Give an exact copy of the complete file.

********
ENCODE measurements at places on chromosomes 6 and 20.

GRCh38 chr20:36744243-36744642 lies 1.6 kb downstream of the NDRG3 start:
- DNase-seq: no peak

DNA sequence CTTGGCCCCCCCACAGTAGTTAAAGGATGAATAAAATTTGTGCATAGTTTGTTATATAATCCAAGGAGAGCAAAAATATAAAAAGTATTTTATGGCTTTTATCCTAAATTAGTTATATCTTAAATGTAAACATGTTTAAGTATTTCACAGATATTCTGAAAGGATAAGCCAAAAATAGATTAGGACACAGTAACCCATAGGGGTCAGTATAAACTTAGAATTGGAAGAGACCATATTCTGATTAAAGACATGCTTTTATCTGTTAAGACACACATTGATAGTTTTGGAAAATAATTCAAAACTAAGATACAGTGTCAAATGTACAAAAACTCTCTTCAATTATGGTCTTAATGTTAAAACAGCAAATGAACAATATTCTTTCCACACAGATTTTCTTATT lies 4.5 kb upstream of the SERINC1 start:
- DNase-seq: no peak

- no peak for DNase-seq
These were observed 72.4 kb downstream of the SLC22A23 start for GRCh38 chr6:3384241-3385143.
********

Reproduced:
ENCODE measurements at places on chromosomes 6 and 20.

GRCh38 chr20:36744243-36744642 lies 1.6 kb downstream of the NDRG3 start:
- DNase-seq: no peak

DNA sequence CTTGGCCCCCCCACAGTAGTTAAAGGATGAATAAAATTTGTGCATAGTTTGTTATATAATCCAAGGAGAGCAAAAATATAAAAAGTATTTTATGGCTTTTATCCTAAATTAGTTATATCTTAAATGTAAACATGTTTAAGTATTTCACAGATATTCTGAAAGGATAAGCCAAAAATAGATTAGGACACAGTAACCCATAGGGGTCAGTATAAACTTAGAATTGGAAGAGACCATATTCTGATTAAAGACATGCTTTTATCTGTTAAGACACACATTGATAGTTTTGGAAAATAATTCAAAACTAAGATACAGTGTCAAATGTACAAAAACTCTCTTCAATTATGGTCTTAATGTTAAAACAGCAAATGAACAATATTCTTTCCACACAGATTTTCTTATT lies 4.5 kb upstream of the SERINC1 start:
- DNase-seq: no peak

- no peak for DNase-seq
These were observed 72.4 kb downstream of the SLC22A23 start for GRCh38 chr6:3384241-3385143.